I recently signed up for an account on Twitter and decided to proceed carefully when filling in my Twitter profile. Twitter is a place for people to listen to one another. That listening often starts with a Twitter profile. So I examined other profiles and was surprised to find a lot of people using commas in a string of words describing themselves.
Folks, we can't afford to be using commas. We're in a recession. Commas are extravagant and unneeded. Sure, I'd love to use commas in my Twitter profile, but I just can't afford to do so--certainly not on the salary I currently make. You don't need to be an economist to understand the price of a comma. Commas are expensive. They cost almost as much as a dash.
Keep in mind that your Twitter profile is a chance for you to paint a brief portrait of who you are and what you care about. It's not as difficult as it sounds to describe yourself in 160 characters. It's a whole lot easier without wasting characters on commas or other punctuation.
Here is my comma-free, lead-free and saturated-fat-free Twitter profile.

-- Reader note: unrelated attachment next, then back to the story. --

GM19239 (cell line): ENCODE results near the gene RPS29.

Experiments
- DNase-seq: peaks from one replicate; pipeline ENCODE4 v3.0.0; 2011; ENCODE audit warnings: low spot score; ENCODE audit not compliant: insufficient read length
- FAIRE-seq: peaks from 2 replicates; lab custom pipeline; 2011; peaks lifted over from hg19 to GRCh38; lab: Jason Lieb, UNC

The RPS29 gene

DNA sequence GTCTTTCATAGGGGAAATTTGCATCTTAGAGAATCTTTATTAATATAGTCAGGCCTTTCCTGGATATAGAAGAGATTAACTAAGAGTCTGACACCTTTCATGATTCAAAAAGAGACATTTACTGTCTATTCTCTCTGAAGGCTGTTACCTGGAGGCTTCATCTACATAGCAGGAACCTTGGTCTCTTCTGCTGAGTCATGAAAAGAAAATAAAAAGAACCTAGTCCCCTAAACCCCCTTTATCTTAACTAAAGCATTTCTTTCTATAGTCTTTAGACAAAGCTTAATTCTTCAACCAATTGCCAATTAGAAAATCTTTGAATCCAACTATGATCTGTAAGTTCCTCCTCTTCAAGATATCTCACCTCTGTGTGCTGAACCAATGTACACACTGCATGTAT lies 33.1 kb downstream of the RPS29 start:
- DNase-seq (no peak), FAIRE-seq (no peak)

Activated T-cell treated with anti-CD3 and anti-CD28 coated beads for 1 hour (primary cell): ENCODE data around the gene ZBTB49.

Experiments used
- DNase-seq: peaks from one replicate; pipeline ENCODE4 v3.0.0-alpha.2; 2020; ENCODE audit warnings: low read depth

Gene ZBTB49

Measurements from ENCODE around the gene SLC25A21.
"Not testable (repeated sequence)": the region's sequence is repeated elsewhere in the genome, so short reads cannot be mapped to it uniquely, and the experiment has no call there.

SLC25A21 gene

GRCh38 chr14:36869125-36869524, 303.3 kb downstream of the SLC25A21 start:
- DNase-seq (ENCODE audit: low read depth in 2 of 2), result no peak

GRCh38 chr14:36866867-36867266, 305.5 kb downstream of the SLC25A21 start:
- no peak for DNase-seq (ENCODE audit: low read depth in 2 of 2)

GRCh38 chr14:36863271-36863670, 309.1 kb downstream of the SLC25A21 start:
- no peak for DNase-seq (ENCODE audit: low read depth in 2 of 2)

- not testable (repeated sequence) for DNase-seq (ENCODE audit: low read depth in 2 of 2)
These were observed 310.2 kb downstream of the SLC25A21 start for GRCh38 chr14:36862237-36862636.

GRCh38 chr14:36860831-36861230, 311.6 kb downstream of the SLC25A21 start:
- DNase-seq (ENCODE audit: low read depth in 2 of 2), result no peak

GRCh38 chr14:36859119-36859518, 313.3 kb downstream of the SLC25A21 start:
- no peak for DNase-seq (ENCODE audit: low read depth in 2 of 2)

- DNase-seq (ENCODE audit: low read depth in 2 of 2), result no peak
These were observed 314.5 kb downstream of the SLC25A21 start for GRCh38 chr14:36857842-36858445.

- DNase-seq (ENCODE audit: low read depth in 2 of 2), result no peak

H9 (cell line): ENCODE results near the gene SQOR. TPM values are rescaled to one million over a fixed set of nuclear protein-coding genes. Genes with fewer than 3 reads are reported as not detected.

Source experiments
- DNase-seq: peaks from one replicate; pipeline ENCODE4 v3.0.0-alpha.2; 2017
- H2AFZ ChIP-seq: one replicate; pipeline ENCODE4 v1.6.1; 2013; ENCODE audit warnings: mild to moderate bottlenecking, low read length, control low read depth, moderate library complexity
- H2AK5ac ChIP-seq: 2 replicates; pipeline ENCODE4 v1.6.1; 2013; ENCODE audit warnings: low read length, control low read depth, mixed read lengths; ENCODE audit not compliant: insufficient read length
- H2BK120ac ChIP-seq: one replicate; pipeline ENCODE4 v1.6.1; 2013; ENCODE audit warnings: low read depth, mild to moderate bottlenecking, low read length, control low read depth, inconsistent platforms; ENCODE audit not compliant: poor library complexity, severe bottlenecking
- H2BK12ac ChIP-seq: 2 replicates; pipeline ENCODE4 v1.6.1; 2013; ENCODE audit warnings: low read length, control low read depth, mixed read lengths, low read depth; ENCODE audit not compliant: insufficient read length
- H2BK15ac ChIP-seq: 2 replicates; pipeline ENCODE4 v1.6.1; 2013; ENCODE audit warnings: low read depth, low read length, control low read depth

You don't need to feel constrained by the 160-character limit, though. Right within the Twitter profile you can link to an external web site that tells us as much or as little about your interests as you care to share. My own brief bio outside of Twitter can be found here.
This bio gives ample background info, including several rich media links. For example, if you have a high-def video documentary that you uploaded to the Internet Archive--which provides free, unlimited Web hosting for media files--you could link to it. Last time I checked, infinity is quite a bit larger than 160 characters.
So if you haven't yet dipped your toes into Twitter, now is the time. Come on in. The water is warm and the profiles are 160 characters.
(The blogger is an educator and technology commentator in the Washington, DC, area. You can find him on Twitter at http://www.twitter.com/philshapiro and reach him via email at email@example.com To learn more about Twitter, check out the recently released book titled The Twitter Book, by Tim O'Reilly and Sarah Milstein. It's excellent in every way.)
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